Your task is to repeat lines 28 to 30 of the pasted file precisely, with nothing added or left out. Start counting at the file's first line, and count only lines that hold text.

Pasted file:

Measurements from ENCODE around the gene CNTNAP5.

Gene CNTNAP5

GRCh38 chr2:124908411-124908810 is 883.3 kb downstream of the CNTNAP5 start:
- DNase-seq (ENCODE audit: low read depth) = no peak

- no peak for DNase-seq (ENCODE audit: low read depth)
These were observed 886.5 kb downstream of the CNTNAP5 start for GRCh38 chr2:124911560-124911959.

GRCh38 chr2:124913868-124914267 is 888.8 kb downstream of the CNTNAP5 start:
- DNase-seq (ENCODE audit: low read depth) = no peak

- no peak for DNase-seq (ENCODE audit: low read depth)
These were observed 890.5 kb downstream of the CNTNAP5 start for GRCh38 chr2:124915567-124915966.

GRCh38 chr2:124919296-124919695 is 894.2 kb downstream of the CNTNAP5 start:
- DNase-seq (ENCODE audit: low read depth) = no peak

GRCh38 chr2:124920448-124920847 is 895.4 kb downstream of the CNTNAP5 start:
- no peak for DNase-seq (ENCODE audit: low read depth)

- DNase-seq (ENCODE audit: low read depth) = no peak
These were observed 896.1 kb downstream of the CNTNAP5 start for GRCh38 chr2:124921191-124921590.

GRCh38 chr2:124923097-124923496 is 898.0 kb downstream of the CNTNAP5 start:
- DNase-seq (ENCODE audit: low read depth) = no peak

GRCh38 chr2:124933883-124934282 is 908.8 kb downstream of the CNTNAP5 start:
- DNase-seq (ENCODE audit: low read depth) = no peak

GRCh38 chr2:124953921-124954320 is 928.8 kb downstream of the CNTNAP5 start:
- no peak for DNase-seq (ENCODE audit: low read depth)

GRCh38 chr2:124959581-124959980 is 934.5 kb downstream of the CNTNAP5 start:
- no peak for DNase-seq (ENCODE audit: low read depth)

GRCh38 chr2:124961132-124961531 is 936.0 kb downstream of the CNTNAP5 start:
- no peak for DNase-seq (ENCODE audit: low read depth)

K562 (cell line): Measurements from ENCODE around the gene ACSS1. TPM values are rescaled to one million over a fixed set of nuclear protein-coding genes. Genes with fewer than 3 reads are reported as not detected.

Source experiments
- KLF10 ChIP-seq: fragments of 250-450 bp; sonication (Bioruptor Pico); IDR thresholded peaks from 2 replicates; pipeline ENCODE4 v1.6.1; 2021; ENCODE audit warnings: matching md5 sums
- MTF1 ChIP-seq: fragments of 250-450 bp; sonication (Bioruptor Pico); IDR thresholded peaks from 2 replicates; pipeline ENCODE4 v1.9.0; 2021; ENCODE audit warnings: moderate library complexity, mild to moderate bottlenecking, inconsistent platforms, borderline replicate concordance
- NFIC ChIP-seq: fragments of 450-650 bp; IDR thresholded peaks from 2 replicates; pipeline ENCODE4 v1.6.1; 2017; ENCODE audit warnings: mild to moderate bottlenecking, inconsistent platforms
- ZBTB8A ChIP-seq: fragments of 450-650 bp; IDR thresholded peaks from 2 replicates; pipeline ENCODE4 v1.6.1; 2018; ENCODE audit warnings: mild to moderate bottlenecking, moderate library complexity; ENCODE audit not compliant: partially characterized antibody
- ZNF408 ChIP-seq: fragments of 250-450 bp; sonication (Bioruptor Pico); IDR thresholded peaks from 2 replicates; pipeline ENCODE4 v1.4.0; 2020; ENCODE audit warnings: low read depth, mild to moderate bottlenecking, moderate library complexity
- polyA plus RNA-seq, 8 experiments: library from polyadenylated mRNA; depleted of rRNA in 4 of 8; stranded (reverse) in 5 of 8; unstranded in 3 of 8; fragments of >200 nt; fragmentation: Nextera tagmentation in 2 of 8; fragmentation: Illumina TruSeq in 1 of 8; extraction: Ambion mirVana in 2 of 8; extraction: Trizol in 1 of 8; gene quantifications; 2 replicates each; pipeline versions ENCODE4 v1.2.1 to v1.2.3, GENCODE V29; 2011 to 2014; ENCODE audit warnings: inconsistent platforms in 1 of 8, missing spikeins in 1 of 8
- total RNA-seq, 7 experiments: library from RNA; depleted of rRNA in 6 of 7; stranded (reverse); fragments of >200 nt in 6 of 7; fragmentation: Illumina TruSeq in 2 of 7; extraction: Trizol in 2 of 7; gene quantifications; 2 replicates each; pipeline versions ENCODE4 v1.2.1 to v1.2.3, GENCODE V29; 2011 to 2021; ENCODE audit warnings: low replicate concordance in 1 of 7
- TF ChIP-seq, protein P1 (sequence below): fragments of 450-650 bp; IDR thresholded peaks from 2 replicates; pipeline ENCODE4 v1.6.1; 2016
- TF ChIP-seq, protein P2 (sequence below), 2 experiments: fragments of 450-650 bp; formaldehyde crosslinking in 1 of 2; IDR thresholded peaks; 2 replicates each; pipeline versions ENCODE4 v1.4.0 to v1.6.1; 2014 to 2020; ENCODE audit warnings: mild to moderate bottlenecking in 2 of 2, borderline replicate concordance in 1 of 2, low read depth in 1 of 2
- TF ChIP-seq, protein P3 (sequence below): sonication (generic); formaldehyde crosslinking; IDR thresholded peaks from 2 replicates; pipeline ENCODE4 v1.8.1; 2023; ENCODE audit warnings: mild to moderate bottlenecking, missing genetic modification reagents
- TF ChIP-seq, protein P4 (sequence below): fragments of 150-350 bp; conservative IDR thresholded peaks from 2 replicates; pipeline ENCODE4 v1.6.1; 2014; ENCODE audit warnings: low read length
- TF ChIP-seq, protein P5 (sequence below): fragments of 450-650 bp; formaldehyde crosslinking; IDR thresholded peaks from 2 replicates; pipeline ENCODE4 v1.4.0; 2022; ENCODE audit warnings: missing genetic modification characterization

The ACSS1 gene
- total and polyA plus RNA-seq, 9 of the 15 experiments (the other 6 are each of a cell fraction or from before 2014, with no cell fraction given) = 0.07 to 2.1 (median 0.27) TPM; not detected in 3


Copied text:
Source experiments
- KLF10 ChIP-seq: fragments of 250-450 bp; sonication (Bioruptor Pico); IDR thresholded peaks from 2 replicates; pipeline ENCODE4 v1.6.1; 2021; ENCODE audit warnings: matching md5 sums
- MTF1 ChIP-seq: fragments of 250-450 bp; sonication (Bioruptor Pico); IDR thresholded peaks from 2 replicates; pipeline ENCODE4 v1.9.0; 2021; ENCODE audit warnings: moderate library complexity, mild to moderate bottlenecking, inconsistent platforms, borderline replicate concordance